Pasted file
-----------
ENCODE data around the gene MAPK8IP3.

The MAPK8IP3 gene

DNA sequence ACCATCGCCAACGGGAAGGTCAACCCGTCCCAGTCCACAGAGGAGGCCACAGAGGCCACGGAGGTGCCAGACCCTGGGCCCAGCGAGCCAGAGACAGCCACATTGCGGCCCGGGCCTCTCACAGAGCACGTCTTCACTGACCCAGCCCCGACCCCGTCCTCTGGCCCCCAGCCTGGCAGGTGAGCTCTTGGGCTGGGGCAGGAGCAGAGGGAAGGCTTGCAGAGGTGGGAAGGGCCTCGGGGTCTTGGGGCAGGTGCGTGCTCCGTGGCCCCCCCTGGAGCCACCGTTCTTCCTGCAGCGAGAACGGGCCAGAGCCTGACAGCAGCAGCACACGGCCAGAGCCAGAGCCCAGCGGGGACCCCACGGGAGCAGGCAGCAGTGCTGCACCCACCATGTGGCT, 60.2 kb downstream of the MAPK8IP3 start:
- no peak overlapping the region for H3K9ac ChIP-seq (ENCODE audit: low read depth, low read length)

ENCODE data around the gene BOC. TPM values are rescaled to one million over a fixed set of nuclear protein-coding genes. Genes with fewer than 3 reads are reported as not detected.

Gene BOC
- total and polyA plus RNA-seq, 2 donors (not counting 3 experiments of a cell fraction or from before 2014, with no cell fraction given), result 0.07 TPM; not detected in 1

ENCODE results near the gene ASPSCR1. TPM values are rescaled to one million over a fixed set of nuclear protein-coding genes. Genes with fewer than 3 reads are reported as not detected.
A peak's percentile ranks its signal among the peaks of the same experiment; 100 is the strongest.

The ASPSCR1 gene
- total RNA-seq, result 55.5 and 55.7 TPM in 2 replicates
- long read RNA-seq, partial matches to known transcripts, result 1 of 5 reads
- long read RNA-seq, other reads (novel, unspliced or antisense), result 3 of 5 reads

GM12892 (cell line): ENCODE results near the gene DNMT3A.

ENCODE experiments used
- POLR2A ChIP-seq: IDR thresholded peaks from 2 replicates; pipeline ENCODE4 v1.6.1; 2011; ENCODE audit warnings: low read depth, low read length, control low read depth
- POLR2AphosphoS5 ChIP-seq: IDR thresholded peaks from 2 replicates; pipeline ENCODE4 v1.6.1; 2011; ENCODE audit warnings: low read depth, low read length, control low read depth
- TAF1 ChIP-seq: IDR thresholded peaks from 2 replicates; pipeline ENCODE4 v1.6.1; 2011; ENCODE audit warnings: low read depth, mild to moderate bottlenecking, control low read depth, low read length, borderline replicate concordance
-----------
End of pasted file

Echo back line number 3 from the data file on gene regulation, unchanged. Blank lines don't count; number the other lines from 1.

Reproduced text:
DNA sequence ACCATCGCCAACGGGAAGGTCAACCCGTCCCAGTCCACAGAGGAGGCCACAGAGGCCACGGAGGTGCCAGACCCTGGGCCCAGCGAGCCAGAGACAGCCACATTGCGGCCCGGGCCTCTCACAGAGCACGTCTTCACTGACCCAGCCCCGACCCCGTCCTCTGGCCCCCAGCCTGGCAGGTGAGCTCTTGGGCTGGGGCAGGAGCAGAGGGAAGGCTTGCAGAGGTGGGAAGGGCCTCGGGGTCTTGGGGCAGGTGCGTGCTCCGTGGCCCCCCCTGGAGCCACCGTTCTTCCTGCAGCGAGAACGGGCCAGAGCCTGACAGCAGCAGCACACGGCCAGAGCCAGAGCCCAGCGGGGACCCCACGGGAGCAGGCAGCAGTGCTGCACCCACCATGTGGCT, 60.2 kb downstream of the MAPK8IP3 start: